Recent discoveries by researchers at the Uniformed Services University of the Health Sciences (USU) could lead to new avenues of exploration for radioprotection in diverse settings. Michael J. Daly, Ph.D., an associate professor in USU's Department of Pathology, and his colleagues have uncovered evidence pointing to the mechanism through which the extremely resilient bacterium Deinococcus radiodurans protects itself from high doses of ionizing radiation (IR). The results of the recent study, titled "Protein Oxidation Implicated as the Primary Determinant of Bacterial Radioresistance" were published in the March 20 edition of PLoS Biology.
These discoveries likely will cause a shift in D. radiodurans research, changing the focus from DNA damage and repair toward a potent form of protein protection. These findings point to new avenues of exploration for radioprotection, which could eventually influence how individuals are treated for exposure to chronic or acute doses of radiation; could lead to ways to protect cancer patients from the toxic effects of radiation therapy; and may prove significant in efforts to contain toxic runoff from radioactive Cold War waste sites.
Fifty years ago, scientists discovered D. radiodurans, leading to speculation that the incredible degree of resistance exhibited by the bacteria has to do with its mechanism of DNA repair, and the majority of research on the bacteria has centered on this hypothesis. However, D. radiodurans has subsequently shown nothing obviously unusual in its DNA repair components, and it appears that bacteria at differing levels of resistance sustain the same amount of DNA damage from a given dose of IR. Additionally, many bacteria are killed by IR doses that actually cause very little DNA damage.
In a 2004 study, Daly and colleagues found that resistant and sensitive bacterial cells had significantly different metal concentrations, pointing to high levels of manganese and low iron levels as possible influences on cellular recovery following irradiation. The team showed that the most resistant bacterial species contained approximately 300 times more manganese and three times less iron than the most sensitive species. In the new study, which examined the functional consequences of this disparity, the researchers demonstrated that high cytosolic manganese and low iron concentrations enable resistance by protecting proteins, but not DNA, from IR-induced oxidative damage.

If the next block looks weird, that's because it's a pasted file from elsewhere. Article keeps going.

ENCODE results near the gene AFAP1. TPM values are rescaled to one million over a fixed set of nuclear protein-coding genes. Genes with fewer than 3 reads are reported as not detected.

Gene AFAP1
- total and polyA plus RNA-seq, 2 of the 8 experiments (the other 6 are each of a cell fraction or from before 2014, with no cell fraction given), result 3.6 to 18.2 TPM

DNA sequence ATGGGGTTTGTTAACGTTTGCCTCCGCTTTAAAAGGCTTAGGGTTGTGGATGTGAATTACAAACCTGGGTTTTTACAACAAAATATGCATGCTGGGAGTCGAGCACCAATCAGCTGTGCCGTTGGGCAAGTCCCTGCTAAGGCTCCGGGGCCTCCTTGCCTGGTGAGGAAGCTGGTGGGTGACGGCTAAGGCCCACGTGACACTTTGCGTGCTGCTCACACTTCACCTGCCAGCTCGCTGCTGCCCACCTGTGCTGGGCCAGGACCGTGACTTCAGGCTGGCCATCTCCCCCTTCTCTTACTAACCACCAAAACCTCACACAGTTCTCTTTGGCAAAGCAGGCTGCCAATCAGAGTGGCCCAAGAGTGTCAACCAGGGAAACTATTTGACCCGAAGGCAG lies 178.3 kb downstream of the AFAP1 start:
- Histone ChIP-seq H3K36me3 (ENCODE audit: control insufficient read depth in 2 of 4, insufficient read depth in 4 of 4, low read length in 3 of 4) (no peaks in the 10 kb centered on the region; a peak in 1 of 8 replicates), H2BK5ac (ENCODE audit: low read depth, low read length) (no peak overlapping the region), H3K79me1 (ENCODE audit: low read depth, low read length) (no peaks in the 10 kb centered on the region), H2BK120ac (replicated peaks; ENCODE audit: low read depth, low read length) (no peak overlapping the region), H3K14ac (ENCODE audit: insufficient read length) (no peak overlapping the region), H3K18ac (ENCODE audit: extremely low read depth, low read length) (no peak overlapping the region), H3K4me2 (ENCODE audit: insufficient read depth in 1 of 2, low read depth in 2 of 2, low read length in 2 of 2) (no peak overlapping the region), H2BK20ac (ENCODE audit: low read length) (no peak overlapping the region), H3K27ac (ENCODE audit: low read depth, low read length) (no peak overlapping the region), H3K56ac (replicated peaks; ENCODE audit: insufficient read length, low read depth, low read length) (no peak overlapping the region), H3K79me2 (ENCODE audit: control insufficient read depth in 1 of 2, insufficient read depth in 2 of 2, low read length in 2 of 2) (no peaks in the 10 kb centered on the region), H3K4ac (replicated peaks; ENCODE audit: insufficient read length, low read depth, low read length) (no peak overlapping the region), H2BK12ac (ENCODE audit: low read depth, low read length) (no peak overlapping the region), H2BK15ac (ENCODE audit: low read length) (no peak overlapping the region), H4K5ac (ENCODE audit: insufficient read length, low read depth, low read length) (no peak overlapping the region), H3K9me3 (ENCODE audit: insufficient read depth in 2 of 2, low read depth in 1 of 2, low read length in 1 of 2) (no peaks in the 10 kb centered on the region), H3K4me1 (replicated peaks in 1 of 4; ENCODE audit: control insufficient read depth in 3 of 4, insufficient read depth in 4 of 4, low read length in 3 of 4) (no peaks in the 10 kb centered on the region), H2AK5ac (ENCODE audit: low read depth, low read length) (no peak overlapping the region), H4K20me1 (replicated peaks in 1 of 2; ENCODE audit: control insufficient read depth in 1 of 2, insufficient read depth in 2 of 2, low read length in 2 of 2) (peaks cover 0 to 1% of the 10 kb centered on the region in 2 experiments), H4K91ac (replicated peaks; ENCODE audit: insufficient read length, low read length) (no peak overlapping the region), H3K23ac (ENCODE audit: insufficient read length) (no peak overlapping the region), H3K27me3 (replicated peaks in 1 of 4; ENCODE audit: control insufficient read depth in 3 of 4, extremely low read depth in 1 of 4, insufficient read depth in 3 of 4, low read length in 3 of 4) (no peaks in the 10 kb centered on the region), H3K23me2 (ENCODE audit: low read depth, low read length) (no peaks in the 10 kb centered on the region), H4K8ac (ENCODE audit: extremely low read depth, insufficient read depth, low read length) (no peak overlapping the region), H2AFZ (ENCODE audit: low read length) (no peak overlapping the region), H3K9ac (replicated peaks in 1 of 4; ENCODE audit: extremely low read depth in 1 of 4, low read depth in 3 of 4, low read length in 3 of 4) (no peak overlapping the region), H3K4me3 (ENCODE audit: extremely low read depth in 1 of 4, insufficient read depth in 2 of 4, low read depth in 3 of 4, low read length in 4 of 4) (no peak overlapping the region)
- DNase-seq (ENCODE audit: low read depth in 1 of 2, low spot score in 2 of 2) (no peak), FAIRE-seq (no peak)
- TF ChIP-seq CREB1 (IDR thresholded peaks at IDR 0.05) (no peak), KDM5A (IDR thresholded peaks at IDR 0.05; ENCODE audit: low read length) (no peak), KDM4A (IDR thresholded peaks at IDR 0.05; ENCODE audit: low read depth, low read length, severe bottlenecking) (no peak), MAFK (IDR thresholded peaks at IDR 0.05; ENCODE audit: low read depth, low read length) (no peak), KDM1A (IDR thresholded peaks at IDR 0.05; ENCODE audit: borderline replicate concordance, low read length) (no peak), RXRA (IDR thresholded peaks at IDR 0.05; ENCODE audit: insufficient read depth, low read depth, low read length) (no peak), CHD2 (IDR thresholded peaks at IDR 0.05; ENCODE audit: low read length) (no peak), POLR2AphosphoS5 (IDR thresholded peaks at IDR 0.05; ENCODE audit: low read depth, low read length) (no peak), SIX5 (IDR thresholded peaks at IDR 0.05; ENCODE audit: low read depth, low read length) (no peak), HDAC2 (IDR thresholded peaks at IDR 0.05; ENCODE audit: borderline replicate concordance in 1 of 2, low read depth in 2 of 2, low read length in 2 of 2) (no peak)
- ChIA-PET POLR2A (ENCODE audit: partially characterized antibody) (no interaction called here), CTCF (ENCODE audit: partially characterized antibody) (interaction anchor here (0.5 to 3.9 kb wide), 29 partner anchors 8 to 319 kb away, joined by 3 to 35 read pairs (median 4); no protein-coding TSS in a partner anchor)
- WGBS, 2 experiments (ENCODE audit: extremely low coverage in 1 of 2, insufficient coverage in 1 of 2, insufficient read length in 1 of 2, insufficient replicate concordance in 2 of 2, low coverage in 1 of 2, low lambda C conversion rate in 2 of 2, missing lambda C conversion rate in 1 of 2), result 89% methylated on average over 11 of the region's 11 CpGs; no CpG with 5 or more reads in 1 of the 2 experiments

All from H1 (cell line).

Lisa Reilly | EurekAlert!
Antimicrobial substances identified in Komodo dragon blood
23.02.2017 | American Chemical Society
New Mechanisms of Gene Inactivation may prevent Aging and Cancer
23.02.2017 | Leibniz-Institut für Alternsforschung - Fritz-Lipmann-Institut e.V. (FLI)
In the field of nanoscience, an international team of physicists with participants from Konstanz has achieved a breakthrough in understanding heat transport
Cells need to repair damaged DNA in our genes to prevent the development of cancer and other diseases. Our cells therefore activate and send “repair-proteins”...
The Fraunhofer IWS Dresden and Technische Universität Dresden inaugurated their jointly operated Center for Additive Manufacturing Dresden (AMCD) with a festive ceremony on February 7, 2017. Scientists from various disciplines perform research on materials, additive manufacturing processes and innovative technologies, which build up components in a layer by layer process. This technology opens up new horizons for component design and combinations of functions. For example during fabrication, electrical conductors and sensors are already able to be additively manufactured into components. They provide information about stress conditions of a product during operation.
The 3D-printing technology, or additive manufacturing as it is often called, has long made the step out of scientific research laboratories into industrial...
Nature does amazing things with limited design materials. Grass, for example, can support its own weight, resist strong wind loads, and recover after being...
Nanometer-scale magnetic perforated grids could create new possibilities for computing. Together with international colleagues, scientists from the Helmholtz Zentrum Dresden-Rossendorf (HZDR) have shown how a cobalt grid can be reliably programmed at room temperature. In addition they discovered that for every hole ("antidot") three magnetic states can be configured. The results have been published in the journal "Scientific Reports".
Physicist Dr. Rantej Bali from the HZDR, together with scientists from Singapore and Australia, designed a special grid structure in a thin layer of cobalt in...
13.02.2017 | Event News
10.02.2017 | Event News
09.02.2017 | Event News
23.02.2017 | Physics and Astronomy
23.02.2017 | Earth Sciences
23.02.2017 | Life Sciences